The role of cardiorespiratory fitness and weight status on 24-hr ambulatory blood pressure among adolescents

Devin C Volding, The University of Texas School of Public Health


BACKGROUND: This observational research study investigated the association of cardiorespiratory fitness and weight status with repeated measures of 24-hr ambulatory blood pressure (24-hr ABP). Little is known about these associations and few data exist examining the interaction between cardiorespiratory fitness and weight status and the contributions of each on 24-hr ABP in youth. METHODS: This research study used secondary analysis data from the "Adolescent Blood Pressure and Anger: Ethnic Differences" study. This current study sample included 374 African-American, Anglo-American, and Mexican-American adolescents 11-16 years of age. Mixed-effects models were used for testing the relationship between weight status and cardiorespiratory fitness and repeated measures of ambulatory blood pressure over 24 hours (24-hr ABP). Weight status was categorized into "normal weight" (BMI<85th >percentile), "overweight" (85th≤BMI<95th), and "obese" (BMI≥95th). Cardiorespiratory fitness, determined by heart rate recovery (HRR), was defined as the difference between heart rate at peak exercise and heart rate at two minutes post-exercise, as measured by a height-adjusted step test and stratified into two groups: low and high fitness, using a median split. Ambulatory blood pressure (ABP) was monitored for a 24-hr period on a school day using the Spacelabs ambulatory monitor (Model 90207). Blood pressure and heart rate were recorded at 30 minute intervals throughout the day of recording and at 60 minute intervals during sleep. RESULTS: No significant associations were found between weight status and mean 24-hr systolic blood pressure (SBP) or mean arterial pressure (MAP). A significant and inverse association between weight status and mean 24-hr diastolic blood pressure (DBP) was revealed. Cardiorespiratory fitness was significantly and inversely associated with mean 24-hr ABP. High fitness adolescents had significantly lower mean 24-hr SPB, DBP, and MAP measurements than low fitness adolescents. Compared to low fitness adolescents, high fitness adolescents had 1.90 mmHg, 1.16 mmHg, and 1.68 mmHg lower mean 24-hr SBP, DBP, and MAP, respectively. Additionally, high fitness appeared to afford protection from higher mean 24-hr SBP and MAP, irrespective of weight status. Among normal weight adolescents, low fitness resulted in higher mean 24-hr SBP and MAP, compared to their fit counterparts. Among adolescents categorized as high fitness, increasing weight status did not appear to result in higher mean 24-hr SBP or MAP. Cardiorespiratory fitness, rather than weight status, appeared to be a more dominant predictor of mean 24-hr SBP and MAP. CONCLUSIONS: To our knowledge, this research is the first study to investigate the independent and combined contributions of cardiorespiratory fitness and weight status on 24-hr ABP, all objectively measured. The results of this study may potentially guide and inform future research. It appears that early cardiovascular disease (CVD) prevention should focus on improving cardiorespiratory fitness levels among all adolescents, particularly those adolescents least fit, regardless of their weight status, while obesity prevention efforts continue.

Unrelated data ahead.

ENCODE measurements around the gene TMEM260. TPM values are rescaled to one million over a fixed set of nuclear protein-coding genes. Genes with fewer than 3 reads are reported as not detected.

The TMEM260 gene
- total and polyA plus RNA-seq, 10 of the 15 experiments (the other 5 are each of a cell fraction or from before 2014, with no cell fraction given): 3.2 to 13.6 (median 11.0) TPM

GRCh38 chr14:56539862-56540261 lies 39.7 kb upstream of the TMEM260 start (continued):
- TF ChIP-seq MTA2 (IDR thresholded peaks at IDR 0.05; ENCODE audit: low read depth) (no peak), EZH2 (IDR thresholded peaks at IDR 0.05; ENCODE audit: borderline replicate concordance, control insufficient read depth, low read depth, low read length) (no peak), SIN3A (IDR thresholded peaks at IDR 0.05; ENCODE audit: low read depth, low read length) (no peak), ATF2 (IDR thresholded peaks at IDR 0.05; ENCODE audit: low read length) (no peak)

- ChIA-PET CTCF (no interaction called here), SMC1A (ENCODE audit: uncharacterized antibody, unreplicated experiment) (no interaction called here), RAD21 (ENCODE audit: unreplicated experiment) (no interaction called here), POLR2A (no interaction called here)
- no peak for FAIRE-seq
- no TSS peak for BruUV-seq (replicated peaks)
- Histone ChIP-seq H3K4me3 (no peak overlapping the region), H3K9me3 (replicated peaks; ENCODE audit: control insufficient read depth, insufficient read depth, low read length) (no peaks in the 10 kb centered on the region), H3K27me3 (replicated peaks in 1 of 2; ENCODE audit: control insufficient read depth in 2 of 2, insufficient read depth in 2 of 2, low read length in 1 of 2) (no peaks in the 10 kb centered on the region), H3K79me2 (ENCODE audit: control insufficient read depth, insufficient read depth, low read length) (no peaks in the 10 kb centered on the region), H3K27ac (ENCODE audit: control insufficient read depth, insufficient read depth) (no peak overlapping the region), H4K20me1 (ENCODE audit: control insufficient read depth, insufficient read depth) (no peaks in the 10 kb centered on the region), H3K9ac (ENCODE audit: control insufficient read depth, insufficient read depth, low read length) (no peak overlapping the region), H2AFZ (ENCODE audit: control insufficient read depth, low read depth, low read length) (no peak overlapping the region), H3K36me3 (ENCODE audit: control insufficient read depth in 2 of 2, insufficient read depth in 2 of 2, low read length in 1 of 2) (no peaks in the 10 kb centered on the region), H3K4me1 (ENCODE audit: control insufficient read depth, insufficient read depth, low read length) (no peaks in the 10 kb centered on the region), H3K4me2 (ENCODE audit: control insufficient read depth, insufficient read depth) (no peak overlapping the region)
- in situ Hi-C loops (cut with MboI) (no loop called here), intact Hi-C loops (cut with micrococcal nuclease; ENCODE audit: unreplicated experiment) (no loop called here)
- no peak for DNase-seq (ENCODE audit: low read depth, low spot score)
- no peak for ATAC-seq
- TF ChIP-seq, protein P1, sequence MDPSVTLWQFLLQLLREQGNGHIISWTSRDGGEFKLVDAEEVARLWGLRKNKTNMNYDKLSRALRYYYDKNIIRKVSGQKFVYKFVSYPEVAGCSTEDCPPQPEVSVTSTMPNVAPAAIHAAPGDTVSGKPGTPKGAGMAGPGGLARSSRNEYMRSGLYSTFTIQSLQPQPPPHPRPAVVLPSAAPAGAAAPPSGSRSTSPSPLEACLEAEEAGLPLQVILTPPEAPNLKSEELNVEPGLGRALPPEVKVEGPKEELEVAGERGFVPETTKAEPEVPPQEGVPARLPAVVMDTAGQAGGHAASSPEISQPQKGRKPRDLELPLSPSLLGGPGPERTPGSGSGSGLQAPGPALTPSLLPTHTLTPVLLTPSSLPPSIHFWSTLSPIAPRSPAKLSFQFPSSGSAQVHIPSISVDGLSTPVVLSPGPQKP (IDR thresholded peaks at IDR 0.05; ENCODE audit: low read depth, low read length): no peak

Subject Area

Behavioral psychology|Developmental psychology

Recommended Citation

Volding, Devin C, "The role of cardiorespiratory fitness and weight status on 24-hr ambulatory blood pressure among adolescents" (2012). Texas Medical Center Dissertations (via ProQuest). AAI3518973.